A browser API for one click payments
2 min read

A browser API for one click payments

TLDR: A JavaScript API to access the browser's autocomplete data, allowing one-click signups and purchases.

In the early 1900s, when stagecoaches were first being converted into automobiles, the engineers were so entrenched by existing coach design that they positioned the driver on the outside of the car. Some models went as as far as putting fake horses on the front, their eyes containing lamps, their mouths incorporating horns, and the torso housing fuel, tools and spare tires.

Horseless Carriages

I feel that auto-completing forms are much like those 'Horseless Carriages', a solution to a specific problem and not the wider picture. What if we removed the forms altogether?

I'm proposing a JavaScript API that lets us fetch autocomplete data that's already stored in the browser, such as name, address and credit cards. This means that a site's checkout flow consists of two steps: clicking 'purchase' and authorizing the domain's access to the relevant data.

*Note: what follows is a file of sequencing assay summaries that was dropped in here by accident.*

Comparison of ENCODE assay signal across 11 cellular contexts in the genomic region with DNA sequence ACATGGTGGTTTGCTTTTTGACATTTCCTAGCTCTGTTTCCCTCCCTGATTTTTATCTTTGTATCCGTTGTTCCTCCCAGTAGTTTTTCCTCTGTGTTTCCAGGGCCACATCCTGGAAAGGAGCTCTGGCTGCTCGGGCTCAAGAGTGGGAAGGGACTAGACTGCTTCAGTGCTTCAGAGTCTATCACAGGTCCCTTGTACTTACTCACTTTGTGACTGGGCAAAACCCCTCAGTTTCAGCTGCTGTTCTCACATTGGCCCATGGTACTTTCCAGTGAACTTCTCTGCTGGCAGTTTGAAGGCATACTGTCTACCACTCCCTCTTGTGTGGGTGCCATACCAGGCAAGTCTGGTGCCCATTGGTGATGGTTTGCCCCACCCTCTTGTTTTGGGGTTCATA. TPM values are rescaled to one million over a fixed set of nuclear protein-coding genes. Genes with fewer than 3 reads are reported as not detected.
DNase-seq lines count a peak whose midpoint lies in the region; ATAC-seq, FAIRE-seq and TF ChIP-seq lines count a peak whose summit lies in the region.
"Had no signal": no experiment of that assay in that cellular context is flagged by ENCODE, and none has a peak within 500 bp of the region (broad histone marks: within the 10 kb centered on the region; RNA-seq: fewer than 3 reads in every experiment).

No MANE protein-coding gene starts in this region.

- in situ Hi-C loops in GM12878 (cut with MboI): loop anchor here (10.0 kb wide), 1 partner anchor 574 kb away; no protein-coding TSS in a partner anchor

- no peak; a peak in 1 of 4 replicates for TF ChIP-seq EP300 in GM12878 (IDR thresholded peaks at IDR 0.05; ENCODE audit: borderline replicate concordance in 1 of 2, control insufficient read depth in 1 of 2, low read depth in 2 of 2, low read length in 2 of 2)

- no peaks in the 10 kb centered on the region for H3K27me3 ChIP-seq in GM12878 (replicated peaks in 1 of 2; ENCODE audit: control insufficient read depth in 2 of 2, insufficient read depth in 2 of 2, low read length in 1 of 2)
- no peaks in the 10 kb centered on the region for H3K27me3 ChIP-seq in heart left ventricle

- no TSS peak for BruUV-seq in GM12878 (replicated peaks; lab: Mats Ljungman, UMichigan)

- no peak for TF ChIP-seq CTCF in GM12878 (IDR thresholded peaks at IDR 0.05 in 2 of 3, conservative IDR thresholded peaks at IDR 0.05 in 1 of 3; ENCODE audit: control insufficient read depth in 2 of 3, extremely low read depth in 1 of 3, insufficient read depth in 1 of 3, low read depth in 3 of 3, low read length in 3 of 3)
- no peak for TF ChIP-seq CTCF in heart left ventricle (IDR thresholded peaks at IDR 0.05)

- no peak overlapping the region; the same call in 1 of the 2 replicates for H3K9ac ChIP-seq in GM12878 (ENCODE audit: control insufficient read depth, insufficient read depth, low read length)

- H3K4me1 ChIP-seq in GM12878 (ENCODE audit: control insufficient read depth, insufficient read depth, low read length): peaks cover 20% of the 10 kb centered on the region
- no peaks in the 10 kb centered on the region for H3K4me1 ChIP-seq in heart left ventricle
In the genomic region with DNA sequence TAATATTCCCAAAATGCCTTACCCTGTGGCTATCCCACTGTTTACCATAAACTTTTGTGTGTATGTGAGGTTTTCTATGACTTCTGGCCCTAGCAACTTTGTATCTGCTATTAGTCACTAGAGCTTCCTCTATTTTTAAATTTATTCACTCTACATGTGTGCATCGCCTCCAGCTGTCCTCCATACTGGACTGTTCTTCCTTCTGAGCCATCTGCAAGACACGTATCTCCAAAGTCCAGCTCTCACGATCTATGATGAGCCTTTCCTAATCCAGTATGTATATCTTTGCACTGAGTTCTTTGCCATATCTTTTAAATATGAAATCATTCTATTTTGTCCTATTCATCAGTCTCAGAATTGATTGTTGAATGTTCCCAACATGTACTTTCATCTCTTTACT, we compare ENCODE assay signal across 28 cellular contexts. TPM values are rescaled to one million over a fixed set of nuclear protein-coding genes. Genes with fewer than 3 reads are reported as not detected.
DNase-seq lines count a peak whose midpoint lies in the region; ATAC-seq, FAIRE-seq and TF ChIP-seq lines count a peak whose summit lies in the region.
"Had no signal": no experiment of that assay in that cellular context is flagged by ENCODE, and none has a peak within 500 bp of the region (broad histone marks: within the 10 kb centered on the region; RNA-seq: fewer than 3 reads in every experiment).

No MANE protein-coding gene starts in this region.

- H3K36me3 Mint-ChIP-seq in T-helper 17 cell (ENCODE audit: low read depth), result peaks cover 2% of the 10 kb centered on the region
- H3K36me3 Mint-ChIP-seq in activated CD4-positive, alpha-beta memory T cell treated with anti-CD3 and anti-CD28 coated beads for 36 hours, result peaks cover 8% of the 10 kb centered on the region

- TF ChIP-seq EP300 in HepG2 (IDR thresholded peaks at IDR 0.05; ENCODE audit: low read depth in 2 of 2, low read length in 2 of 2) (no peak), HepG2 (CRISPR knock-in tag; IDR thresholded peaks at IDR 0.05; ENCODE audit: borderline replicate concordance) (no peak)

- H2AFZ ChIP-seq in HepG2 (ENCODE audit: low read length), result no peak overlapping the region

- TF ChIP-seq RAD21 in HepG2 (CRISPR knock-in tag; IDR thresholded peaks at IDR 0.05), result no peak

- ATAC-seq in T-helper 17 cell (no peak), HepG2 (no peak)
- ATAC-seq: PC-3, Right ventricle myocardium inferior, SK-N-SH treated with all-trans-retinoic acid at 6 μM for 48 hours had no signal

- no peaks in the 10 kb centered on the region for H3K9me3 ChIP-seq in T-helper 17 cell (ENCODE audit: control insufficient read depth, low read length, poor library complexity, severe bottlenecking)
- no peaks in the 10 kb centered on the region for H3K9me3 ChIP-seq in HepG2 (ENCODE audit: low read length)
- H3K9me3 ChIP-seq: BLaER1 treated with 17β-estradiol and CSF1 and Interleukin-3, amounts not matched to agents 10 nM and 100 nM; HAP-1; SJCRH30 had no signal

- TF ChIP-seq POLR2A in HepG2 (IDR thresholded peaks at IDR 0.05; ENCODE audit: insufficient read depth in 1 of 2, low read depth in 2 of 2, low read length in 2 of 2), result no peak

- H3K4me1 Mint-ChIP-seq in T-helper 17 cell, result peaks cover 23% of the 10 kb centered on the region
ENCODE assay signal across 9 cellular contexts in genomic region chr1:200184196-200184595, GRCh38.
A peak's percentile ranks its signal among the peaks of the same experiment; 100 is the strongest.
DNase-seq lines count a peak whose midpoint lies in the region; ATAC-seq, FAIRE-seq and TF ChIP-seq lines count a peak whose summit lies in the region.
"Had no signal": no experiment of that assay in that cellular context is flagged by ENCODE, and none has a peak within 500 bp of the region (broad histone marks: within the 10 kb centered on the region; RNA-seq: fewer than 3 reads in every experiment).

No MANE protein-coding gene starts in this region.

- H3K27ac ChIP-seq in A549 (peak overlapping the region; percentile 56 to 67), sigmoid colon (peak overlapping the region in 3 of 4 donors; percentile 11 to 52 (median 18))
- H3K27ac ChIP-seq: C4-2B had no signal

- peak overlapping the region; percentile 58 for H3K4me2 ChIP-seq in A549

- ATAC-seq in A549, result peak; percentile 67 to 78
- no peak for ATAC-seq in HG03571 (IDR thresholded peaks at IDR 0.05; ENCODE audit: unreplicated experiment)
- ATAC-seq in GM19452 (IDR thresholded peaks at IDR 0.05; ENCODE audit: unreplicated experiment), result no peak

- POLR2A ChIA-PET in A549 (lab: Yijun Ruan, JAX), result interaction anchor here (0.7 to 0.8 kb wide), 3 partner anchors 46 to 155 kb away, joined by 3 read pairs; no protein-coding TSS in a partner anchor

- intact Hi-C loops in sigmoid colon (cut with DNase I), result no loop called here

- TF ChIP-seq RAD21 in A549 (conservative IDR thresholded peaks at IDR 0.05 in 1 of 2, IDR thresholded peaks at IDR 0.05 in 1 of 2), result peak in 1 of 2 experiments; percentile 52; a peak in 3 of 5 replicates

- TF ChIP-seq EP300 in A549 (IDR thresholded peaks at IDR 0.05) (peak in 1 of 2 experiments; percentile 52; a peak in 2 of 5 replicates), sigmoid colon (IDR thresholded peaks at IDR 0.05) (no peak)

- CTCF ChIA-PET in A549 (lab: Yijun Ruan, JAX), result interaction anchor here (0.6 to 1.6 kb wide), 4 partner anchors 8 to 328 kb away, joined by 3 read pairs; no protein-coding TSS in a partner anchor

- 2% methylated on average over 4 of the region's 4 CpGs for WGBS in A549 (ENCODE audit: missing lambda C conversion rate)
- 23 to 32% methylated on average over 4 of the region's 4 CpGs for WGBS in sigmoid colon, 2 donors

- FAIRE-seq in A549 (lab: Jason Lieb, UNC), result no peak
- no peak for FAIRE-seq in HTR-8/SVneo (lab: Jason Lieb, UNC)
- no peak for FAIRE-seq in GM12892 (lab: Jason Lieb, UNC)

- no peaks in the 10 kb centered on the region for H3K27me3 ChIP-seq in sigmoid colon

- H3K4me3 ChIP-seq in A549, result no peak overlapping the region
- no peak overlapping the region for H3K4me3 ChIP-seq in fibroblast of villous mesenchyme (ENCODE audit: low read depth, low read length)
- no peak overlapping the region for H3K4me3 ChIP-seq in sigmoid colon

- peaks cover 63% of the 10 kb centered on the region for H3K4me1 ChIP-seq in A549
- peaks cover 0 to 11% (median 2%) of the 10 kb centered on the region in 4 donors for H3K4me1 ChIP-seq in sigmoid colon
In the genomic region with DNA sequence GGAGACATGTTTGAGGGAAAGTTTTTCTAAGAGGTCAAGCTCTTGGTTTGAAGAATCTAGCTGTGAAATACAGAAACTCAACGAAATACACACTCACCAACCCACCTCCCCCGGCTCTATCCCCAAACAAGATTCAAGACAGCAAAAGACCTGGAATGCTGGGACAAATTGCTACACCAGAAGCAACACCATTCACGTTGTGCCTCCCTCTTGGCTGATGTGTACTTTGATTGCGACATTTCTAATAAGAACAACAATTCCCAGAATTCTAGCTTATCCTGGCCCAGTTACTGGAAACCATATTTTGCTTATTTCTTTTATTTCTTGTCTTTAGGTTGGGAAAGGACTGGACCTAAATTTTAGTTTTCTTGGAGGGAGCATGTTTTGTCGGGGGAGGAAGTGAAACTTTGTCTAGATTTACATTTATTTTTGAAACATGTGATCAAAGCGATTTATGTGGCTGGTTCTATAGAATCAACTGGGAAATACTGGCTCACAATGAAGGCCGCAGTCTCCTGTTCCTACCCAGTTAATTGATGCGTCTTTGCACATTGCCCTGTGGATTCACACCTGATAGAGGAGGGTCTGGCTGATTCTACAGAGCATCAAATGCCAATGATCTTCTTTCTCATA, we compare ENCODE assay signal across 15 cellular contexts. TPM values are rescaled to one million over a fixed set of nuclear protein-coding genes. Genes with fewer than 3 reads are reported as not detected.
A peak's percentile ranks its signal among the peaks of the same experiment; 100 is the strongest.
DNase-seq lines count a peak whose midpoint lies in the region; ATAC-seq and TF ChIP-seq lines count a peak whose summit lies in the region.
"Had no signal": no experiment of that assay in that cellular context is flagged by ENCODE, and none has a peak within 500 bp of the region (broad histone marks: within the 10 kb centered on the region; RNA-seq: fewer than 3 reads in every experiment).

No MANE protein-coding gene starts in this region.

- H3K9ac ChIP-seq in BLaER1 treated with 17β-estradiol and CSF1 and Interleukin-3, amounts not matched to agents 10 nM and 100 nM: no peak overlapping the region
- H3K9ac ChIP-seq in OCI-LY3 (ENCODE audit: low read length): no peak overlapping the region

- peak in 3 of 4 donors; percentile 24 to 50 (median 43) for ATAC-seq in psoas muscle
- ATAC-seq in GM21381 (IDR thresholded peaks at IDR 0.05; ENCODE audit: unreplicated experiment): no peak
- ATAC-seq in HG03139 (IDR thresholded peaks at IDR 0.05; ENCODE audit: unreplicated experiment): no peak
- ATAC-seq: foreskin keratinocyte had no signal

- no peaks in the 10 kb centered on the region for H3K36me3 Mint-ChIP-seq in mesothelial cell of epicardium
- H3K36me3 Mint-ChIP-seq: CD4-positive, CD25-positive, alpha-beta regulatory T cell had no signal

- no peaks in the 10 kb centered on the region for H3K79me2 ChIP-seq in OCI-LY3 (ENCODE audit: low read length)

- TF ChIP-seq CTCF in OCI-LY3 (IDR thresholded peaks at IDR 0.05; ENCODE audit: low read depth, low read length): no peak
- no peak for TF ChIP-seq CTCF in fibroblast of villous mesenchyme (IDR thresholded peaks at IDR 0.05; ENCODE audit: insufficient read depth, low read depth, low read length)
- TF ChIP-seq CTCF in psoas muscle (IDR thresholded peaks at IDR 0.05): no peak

It's not just payments that could be streamlined, but signups too. Sites could check to see if the API was supported and, if not, display the usual signup form. The fact that this process is now streamlined means it's likely to increase conversion rates.

The API is extremely simple, consisting of one call to navigator.requestProfile, passing an array of requested data types and a callback function.

navigator.requestProfile(['firstName', 'email', 'cardNumber'], function(profile){
  console.log('Your name is:', profile.firstName);

  /* ... */

I've created a proof of concept Chrome extension that implements the API, and allows sites access to pre-configured data stored in the browser.

There are a number of things I want to improve over this initial implementation, such as making the permissions dialog modal, encrypting credit card numbers and displaying previews of any data that was going to be shared with the page. However, I feel it's a good starting point.

Getting the security considerations right is key to making this work. As browsers already store (and encrypt) credit card data, I feel that aspect is less of an issue. Rather, it's more of a usability concern, as people tend to blindly authorize permissions. Perhaps the answer is requiring the card's CVC, or a countdown forcing users to read the infobar.

I've also started a discussion on the public-webapps list. If this is something you'd like to see in the browser, or want to weigh in on, by all means share your thoughts. Together we can improve the status quo!

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